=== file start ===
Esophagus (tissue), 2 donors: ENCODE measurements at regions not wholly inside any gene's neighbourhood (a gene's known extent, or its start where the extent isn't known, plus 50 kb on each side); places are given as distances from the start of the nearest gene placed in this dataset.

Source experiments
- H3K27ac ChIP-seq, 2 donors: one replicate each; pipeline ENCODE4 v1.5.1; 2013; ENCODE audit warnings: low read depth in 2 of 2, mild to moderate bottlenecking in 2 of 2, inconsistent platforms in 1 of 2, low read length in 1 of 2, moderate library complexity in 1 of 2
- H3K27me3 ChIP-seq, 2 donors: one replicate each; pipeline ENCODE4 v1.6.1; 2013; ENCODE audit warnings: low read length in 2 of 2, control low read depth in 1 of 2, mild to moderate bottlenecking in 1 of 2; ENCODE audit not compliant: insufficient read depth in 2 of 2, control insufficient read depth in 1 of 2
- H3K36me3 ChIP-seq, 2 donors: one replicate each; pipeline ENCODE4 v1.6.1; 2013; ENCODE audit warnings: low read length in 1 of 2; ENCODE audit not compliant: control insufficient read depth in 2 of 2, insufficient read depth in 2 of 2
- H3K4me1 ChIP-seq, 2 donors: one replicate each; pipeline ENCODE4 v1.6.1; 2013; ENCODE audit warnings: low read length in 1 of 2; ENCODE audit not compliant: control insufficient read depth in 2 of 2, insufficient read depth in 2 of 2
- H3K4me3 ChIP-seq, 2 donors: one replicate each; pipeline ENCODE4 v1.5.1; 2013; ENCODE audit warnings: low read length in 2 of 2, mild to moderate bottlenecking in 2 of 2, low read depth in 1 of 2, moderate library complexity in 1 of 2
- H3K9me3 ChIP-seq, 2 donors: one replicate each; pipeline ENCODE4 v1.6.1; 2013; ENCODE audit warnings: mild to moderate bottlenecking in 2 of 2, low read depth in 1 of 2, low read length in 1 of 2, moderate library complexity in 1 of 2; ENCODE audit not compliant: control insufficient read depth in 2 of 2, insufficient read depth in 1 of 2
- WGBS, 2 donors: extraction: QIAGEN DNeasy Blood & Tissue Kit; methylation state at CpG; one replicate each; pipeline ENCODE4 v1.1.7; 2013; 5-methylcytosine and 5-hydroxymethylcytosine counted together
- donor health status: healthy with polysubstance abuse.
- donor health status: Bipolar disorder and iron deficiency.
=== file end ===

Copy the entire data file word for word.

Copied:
Esophagus (tissue), 2 donors: ENCODE measurements at regions not wholly inside any gene's neighbourhood (a gene's known extent, or its start where the extent isn't known, plus 50 kb on each side); places are given as distances from the start of the nearest gene placed in this dataset.

Source experiments
- H3K27ac ChIP-seq, 2 donors: one replicate each; pipeline ENCODE4 v1.5.1; 2013; ENCODE audit warnings: low read depth in 2 of 2, mild to moderate bottlenecking in 2 of 2, inconsistent platforms in 1 of 2, low read length in 1 of 2, moderate library complexity in 1 of 2
- H3K27me3 ChIP-seq, 2 donors: one replicate each; pipeline ENCODE4 v1.6.1; 2013; ENCODE audit warnings: low read length in 2 of 2, control low read depth in 1 of 2, mild to moderate bottlenecking in 1 of 2; ENCODE audit not compliant: insufficient read depth in 2 of 2, control insufficient read depth in 1 of 2
- H3K36me3 ChIP-seq, 2 donors: one replicate each; pipeline ENCODE4 v1.6.1; 2013; ENCODE audit warnings: low read length in 1 of 2; ENCODE audit not compliant: control insufficient read depth in 2 of 2, insufficient read depth in 2 of 2
- H3K4me1 ChIP-seq, 2 donors: one replicate each; pipeline ENCODE4 v1.6.1; 2013; ENCODE audit warnings: low read length in 1 of 2; ENCODE audit not compliant: control insufficient read depth in 2 of 2, insufficient read depth in 2 of 2
- H3K4me3 ChIP-seq, 2 donors: one replicate each; pipeline ENCODE4 v1.5.1; 2013; ENCODE audit warnings: low read length in 2 of 2, mild to moderate bottlenecking in 2 of 2, low read depth in 1 of 2, moderate library complexity in 1 of 2
- H3K9me3 ChIP-seq, 2 donors: one replicate each; pipeline ENCODE4 v1.6.1; 2013; ENCODE audit warnings: mild to moderate bottlenecking in 2 of 2, low read depth in 1 of 2, low read length in 1 of 2, moderate library complexity in 1 of 2; ENCODE audit not compliant: control insufficient read depth in 2 of 2, insufficient read depth in 1 of 2
- WGBS, 2 donors: extraction: QIAGEN DNeasy Blood & Tissue Kit; methylation state at CpG; one replicate each; pipeline ENCODE4 v1.1.7; 2013; 5-methylcytosine and 5-hydroxymethylcytosine counted together
- donor health status: healthy with polysubstance abuse.
- donor health status: Bipolar disorder and iron deficiency.